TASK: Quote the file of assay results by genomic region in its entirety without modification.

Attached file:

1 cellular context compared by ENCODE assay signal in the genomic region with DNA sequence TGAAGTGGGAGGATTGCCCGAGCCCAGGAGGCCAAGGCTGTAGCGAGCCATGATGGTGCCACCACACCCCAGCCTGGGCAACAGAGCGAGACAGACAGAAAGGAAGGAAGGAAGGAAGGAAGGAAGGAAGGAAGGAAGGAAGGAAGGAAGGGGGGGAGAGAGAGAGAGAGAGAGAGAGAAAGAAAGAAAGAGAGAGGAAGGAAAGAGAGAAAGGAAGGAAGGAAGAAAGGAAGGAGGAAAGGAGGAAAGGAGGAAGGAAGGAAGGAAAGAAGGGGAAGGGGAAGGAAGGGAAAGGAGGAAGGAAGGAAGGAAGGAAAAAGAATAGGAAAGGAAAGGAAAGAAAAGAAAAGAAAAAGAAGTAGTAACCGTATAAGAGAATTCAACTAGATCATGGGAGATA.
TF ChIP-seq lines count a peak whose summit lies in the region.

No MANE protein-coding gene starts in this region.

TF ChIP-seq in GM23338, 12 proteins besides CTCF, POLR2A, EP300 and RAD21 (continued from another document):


1 cellular context compared by ENCODE assay signal in the genomic region with DNA sequence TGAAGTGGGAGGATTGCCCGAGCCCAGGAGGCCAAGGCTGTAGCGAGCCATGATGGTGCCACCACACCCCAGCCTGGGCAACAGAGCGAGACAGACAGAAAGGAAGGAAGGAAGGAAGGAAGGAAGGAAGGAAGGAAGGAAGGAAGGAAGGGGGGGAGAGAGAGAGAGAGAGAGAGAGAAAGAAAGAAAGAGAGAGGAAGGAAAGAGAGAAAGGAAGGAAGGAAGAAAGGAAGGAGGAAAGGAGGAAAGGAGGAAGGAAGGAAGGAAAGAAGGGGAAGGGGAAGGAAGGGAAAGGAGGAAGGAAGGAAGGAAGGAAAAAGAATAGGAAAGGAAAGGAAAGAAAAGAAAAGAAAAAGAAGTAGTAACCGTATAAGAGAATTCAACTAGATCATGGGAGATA.
TF ChIP-seq lines count a peak whose summit lies in the region.

No MANE protein-coding gene starts in this region.

TF ChIP-seq in GM23338, 12 proteins besides CTCF, POLR2A, EP300 and RAD21 (continued from another document):